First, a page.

Nearly 80 percent of people say social media companies are doing an only fair or poor job of addressing online harassment. And research and experiments in the gaming industry tell us that focusing on rules and enforcement can reduce abuse. One study found that when community rules are more visible, compliance as well as participation by newcomers increases.
2. Use friction to stop abuse
Social media platforms should introduce nudges that build friction into users’ attempts to engage in abuse. Platforms could automatically detect posts with abusive content and encourage users to revise them before posting, pointing out the consequence for violating policies.
Software that can automatically detect abusive content, while imperfect, already exists, and platforms such as Twitter and Instagram have started to experiment with nudges to discourage abuse. Platforms need to study and communicate openly about the efficacy of these methods, and give independent researchers raw data on the effectiveness of friction and on how automated systems are trained to reduce bias.
3. Escalate consequences for repeat abusers
Companies must map out a system of escalating penalties for abusive behavior online, clearly and repeatedly communicate it to users, and implement it consistently. While content takedowns and account bans are a necessary part of any accountability system, they are also fraught. Content moderation is imperfect and reporting can be weaponized to harass and silence. So it’s critical that platforms also make full use of warnings, strikes, functionality restrictions, and temporary suspensions. Users who repeatedly violate platform policies must face escalating consequences because impunity only emboldens abuse. At the same time, platforms must make urgent and much-needed improvements to appeals processes; users must have an efficient, accessible way to reinstate content or accounts that have been taken down due to malicious reporting or imperfect content moderation.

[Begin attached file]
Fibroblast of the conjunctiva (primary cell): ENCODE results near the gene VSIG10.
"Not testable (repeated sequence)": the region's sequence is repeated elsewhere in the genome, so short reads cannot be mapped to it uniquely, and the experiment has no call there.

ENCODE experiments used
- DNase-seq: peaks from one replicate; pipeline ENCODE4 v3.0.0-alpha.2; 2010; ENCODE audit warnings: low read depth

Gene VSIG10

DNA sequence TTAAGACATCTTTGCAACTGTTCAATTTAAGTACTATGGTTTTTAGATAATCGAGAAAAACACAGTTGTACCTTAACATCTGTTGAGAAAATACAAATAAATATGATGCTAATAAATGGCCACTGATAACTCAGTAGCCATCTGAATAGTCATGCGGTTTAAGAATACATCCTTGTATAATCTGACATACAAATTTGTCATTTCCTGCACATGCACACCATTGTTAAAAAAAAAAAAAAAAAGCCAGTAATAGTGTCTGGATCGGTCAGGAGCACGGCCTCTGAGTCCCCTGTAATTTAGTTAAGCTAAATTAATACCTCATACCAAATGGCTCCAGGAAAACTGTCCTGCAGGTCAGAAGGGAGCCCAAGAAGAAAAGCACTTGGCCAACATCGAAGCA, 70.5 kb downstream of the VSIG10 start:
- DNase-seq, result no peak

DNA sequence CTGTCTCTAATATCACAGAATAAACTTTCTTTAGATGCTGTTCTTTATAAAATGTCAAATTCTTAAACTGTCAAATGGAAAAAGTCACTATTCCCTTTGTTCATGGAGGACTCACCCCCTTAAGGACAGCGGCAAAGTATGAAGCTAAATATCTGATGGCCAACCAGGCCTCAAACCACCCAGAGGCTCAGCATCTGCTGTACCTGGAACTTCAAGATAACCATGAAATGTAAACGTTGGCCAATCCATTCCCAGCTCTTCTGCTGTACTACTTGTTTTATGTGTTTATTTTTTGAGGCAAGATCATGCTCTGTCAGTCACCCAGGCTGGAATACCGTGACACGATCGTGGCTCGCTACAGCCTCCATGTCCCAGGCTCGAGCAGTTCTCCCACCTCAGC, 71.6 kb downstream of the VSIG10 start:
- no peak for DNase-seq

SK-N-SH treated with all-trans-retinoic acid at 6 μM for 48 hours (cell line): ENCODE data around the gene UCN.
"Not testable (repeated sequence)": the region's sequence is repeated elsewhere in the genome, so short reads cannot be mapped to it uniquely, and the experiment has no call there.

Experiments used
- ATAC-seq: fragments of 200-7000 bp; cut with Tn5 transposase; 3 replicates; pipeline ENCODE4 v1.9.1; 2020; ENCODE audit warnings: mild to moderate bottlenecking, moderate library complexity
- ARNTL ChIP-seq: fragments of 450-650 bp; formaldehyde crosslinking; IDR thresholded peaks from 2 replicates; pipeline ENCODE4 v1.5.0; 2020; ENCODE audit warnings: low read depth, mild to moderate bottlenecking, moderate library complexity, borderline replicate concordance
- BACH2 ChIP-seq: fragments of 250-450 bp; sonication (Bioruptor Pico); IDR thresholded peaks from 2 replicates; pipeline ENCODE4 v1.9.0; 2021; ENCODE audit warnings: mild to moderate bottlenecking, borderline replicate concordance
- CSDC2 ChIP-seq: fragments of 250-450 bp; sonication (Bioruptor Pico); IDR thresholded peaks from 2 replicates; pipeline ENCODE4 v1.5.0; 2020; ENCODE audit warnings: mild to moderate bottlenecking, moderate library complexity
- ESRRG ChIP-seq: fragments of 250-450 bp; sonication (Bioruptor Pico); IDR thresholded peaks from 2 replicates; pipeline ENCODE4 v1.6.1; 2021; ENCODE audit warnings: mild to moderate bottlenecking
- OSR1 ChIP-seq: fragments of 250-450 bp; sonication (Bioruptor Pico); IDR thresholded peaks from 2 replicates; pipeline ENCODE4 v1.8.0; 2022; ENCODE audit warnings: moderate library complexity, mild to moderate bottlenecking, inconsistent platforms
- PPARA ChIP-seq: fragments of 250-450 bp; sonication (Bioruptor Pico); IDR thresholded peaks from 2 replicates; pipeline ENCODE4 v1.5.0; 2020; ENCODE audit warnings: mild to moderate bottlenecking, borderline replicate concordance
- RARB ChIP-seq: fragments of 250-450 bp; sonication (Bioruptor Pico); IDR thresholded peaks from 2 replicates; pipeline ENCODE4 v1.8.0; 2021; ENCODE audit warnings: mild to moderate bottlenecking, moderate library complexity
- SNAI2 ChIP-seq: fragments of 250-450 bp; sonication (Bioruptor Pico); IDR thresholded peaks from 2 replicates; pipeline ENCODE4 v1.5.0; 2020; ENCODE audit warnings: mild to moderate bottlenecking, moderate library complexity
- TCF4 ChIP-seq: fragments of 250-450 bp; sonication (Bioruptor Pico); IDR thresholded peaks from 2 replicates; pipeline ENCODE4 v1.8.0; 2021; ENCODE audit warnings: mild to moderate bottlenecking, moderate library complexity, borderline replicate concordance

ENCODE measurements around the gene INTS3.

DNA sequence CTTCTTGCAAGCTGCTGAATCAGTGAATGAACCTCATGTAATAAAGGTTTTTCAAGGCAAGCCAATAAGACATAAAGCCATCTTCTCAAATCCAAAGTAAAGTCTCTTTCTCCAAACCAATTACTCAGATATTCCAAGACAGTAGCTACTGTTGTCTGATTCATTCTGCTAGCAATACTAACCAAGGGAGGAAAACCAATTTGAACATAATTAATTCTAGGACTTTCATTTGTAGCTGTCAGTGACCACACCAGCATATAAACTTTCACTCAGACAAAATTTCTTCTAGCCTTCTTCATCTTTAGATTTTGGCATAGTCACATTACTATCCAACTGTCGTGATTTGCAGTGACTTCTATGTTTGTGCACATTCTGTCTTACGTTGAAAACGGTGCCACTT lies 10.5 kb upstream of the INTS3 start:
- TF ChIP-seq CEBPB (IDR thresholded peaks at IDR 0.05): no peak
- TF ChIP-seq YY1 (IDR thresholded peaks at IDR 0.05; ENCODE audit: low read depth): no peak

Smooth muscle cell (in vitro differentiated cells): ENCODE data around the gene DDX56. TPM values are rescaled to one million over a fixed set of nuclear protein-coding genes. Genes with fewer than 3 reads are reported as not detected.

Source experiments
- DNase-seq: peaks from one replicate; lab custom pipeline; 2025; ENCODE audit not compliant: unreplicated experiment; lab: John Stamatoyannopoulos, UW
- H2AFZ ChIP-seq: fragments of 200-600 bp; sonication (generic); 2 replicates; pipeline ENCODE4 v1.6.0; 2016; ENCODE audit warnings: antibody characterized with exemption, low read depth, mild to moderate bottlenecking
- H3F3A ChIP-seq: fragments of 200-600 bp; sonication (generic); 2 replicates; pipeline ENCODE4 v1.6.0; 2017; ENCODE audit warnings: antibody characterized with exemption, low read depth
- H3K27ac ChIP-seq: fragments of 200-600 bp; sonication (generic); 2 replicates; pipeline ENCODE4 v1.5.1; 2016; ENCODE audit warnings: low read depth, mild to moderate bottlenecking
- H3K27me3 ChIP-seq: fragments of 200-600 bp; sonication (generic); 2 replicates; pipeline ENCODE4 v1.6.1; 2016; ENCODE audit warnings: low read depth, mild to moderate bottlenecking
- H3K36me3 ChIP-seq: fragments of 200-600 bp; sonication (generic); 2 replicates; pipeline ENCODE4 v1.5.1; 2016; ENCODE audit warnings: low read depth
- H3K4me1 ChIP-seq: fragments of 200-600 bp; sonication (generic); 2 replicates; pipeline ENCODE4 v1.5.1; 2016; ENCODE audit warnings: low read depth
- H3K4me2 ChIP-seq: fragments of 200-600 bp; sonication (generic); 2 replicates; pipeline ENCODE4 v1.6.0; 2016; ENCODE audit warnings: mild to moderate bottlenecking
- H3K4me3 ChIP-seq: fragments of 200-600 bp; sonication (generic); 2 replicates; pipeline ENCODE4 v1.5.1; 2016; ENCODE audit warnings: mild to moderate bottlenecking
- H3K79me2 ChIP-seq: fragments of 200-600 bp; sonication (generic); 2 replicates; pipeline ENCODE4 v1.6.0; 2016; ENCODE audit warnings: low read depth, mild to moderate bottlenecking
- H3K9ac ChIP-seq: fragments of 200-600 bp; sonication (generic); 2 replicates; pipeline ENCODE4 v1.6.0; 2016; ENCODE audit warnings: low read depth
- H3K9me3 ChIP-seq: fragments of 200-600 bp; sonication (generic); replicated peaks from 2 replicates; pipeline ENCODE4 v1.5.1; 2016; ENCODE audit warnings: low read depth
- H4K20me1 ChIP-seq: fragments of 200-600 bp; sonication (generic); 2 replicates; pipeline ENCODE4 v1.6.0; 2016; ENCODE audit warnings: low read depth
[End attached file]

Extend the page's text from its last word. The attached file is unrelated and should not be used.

YouTube, which overhauled its system of warnings and strikes in 2019, offers a model worth exploring. When users violate the platform’s guidelines for the first time, they get a warning and an explanation of why their content was removed and which policies were violated. If the user violates guidelines again, they get a first strike, which limits how they can use the platform for a week. Two strikes means the user can’t post content for two weeks and if they get a third strike within a three-month period, their channel is deleted. They can appeal at every stage, and all of this is clearly spelled out.
By making their rules clear and visible in real time, using nudges to discourage people from sharing abusive content, and stepping up consequences for repeat offenders, social media platforms can greatly improve accountability. Any company that is truly committed to free expression must combat abuse and create conditions where people are not afraid to express themselves.
Learn what you can do to #FightOnlineAbuseNow.